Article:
Hospital admission codes are useful for identifying cases of pneumonia

Patient Safety and Quality

Combining hospitalization dates with diagnostic codes can validate hospital admissions for community-acquired pneumonia, according to a new study. The researchers also compared hospital admission dates recorded into a primary care database with the actual dates patients were admitted. This approach performed well in identifying patients with pneumonia and the timing of their admissions. 

The study evaluated hospital admission data in a United Kingdom primary care electronic medical record database. Using diagnosis and hospitalization codes, the researchers identified patients who were admitted for pneumonia within 30 days after an outpatient visit for an acute respiratory infection. Chart reviews of the patients’ primary care medical records were then conducted on 59 randomly selected patients to confirm if they actually had documentation of a hospital admission with a diagnosis of pneumonia and, if so, their true admission dates. 

Of the 59 patients, 52 were confirmed hospitalizations; one admission was not for pneumonia. The positive predictive value of using the hospitalization codes to identify pneumonia admissions was 86 percent. Of the 52 validated hospitalizations, 50 were admitted within 14 days of the admission date recorded in the electronic database. Sixteen of the 52 patients admitted for pneumonia had their true hospital discharge date as the recorded admission date in the database. The researchers suggest that the accuracy of admission dates may be better for patients with shorter hospitalizations.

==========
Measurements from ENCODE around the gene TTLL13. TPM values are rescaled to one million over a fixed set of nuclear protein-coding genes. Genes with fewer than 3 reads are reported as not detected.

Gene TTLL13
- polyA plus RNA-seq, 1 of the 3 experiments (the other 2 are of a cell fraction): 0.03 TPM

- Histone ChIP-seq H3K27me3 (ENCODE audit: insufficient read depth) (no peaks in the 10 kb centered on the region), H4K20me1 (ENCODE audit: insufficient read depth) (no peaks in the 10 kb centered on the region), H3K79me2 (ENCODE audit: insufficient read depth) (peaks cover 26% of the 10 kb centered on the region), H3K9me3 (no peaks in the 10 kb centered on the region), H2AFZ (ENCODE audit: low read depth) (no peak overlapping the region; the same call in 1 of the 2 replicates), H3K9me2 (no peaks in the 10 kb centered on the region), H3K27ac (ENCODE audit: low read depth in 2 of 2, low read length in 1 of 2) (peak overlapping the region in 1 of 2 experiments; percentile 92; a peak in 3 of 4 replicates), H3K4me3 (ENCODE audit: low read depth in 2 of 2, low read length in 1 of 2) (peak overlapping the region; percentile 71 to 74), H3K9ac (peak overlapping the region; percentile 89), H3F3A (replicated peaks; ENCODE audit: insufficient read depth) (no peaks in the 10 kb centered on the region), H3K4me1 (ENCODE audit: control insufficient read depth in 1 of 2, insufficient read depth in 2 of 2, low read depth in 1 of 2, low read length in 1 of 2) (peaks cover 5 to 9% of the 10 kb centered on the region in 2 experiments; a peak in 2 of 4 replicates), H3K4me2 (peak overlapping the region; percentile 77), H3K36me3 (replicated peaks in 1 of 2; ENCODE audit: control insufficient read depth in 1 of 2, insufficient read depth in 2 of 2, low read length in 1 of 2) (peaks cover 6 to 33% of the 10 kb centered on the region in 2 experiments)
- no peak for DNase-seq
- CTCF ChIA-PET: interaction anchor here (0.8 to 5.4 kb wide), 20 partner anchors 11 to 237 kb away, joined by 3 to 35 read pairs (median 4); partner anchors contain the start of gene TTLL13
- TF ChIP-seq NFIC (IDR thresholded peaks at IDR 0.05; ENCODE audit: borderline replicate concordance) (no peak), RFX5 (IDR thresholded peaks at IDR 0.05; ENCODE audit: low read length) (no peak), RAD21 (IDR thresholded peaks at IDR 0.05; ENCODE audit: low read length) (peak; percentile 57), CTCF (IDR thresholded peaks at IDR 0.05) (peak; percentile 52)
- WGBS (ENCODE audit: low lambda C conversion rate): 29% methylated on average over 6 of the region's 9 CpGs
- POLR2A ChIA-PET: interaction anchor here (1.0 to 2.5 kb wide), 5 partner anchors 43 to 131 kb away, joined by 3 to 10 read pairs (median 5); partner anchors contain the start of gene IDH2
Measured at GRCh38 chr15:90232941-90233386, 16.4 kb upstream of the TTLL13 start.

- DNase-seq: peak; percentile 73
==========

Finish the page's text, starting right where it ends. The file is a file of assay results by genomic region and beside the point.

The study was supported in part by AHRQ (HS16946). See "Accuracy of pneumonia hospital admissions in a primary care electronic medical record database," by Sharon B. Meropol, M.D., Ph.D. and Joshua P. Metlay, M.D., Ph.D., in Pharmacoepidemiology and Drug Safety 21, pp. 659-665, 2012.

KB

Current as of June 2013
Internet Citation: Hospital admission codes are useful for identifying cases of pneumonia: Patient Safety and Quality. June 2013. Agency for Healthcare Research and Quality, Rockville, MD. http://www.ahrq.gov/news/newsletters/research-activities/13jun/0613RA16.html